Building Traditional Skills
Lisa Ferguson was a painting and decorating trainee under the Traditional Building
Skills Bursary Scheme with Angel Interiors Ltd, where she continues to work part-time
(Photo: Traditional Building Skills Bursary Scheme)
This article reviews recent initiatives to tackle shortages in traditional building skills.
Meeting the challenge
One in five buildings in the UK pre-dates 1919. The size of our traditionally constructed building stock creates a need for traditional building skills for the conservation, repair and maintenance of this built heritage.
The first organisations to respond to this challenge in England were English Heritage and CITB-ConstructionSkills, the sector skills council and industry training board for the construction industry. In 2003 these two organisations created the National Heritage Training Group (NHTG), a specialist skills development group with a UK-wide remit.
In 2005, the NHTG published Traditional Building Craft Skills: Assessing the Need, Meeting the Challenge, which quantified the scale of skills shortages and gaps. This report and further research in 2008 showed that only around one third of the workforce then employed on pre-1919 buildings had the skills needed to work with traditional building materials. This skills gap is of particular concern as the research estimated that the repair and maintenance of traditional buildings accounts for nearly half the output of the construction industry.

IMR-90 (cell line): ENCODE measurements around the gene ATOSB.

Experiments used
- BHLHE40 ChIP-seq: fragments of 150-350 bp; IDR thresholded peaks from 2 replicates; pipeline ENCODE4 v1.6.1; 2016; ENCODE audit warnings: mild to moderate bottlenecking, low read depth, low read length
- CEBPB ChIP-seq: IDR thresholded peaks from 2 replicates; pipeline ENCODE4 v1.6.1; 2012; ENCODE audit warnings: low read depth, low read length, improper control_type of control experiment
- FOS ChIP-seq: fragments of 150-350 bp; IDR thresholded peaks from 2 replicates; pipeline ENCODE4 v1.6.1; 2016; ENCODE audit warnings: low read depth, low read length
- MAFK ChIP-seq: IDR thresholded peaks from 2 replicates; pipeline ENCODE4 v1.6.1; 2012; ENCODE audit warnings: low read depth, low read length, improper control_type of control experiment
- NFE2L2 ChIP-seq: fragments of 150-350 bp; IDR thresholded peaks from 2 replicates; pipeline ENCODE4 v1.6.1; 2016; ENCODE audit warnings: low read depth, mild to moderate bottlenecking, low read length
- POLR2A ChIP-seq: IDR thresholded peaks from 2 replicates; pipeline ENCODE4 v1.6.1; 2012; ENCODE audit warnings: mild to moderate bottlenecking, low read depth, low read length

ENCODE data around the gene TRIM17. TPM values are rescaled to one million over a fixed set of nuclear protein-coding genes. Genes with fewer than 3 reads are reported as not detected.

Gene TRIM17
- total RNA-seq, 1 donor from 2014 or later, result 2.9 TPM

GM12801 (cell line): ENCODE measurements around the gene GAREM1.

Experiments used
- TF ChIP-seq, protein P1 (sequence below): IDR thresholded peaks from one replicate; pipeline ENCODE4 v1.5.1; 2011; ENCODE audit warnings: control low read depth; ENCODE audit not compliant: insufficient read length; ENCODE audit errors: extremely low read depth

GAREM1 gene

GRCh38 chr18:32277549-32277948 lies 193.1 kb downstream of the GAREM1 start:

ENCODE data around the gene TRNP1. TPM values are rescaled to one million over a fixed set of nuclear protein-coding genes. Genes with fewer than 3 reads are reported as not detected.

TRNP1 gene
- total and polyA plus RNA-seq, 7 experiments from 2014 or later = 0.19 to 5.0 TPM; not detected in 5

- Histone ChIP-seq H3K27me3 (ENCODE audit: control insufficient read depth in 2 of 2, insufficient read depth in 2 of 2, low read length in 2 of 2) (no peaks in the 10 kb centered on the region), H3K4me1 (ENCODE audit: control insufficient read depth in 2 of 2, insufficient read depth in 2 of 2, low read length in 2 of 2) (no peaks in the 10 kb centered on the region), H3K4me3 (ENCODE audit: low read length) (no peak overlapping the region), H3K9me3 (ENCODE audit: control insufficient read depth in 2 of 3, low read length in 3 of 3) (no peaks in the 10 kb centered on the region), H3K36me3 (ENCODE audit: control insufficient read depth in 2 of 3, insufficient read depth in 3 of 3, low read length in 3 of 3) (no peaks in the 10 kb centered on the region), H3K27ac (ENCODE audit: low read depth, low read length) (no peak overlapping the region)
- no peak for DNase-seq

In response to these concerns, a pioneering partnership was formed between Cadw, ConstructionSkills, English Heritage, NHTG and the National Trust, pooling resources, expertise and funding, to take action and meet these challenges. The Traditional Building Skills Bursary Scheme (TBSBS) for England and Wales was established against this backdrop in 2005 with the aim of addressing these gaps and shortages in traditional building skills.
ACHIEVEMENTS SO FAR
Between 2006 and 2012 the TBSBS delivered a wide range of paid on-site training placements. The partner organisations worked together with the support of £1.7 million of Heritage Lottery Fund (HLF) funding to deliver 138 placements.